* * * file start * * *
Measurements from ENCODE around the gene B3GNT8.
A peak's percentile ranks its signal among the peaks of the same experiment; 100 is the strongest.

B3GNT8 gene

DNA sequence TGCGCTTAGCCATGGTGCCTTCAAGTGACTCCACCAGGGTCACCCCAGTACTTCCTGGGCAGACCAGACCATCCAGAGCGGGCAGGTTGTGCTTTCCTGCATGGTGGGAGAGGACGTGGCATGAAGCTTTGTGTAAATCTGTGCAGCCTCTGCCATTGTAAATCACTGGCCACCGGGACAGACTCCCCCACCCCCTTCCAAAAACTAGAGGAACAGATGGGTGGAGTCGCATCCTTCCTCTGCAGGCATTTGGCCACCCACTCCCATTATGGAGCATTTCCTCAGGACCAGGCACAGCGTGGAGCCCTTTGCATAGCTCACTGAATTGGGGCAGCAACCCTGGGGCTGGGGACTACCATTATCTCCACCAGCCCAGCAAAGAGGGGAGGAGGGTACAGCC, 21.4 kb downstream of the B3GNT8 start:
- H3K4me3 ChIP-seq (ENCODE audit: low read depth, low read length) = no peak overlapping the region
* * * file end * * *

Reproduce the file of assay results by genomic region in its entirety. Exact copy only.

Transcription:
Measurements from ENCODE around the gene B3GNT8.
A peak's percentile ranks its signal among the peaks of the same experiment; 100 is the strongest.

B3GNT8 gene

DNA sequence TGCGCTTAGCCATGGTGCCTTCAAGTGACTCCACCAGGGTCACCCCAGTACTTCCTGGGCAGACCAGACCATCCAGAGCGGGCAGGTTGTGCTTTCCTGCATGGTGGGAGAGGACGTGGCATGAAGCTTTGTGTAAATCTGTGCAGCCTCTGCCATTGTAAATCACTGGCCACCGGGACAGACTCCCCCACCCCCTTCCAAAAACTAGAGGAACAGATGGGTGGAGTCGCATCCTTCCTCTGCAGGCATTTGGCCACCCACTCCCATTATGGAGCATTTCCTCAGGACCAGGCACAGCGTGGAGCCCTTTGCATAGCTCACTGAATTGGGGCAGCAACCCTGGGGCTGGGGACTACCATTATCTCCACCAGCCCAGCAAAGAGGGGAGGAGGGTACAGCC, 21.4 kb downstream of the B3GNT8 start:
- H3K4me3 ChIP-seq (ENCODE audit: low read depth, low read length) = no peak overlapping the region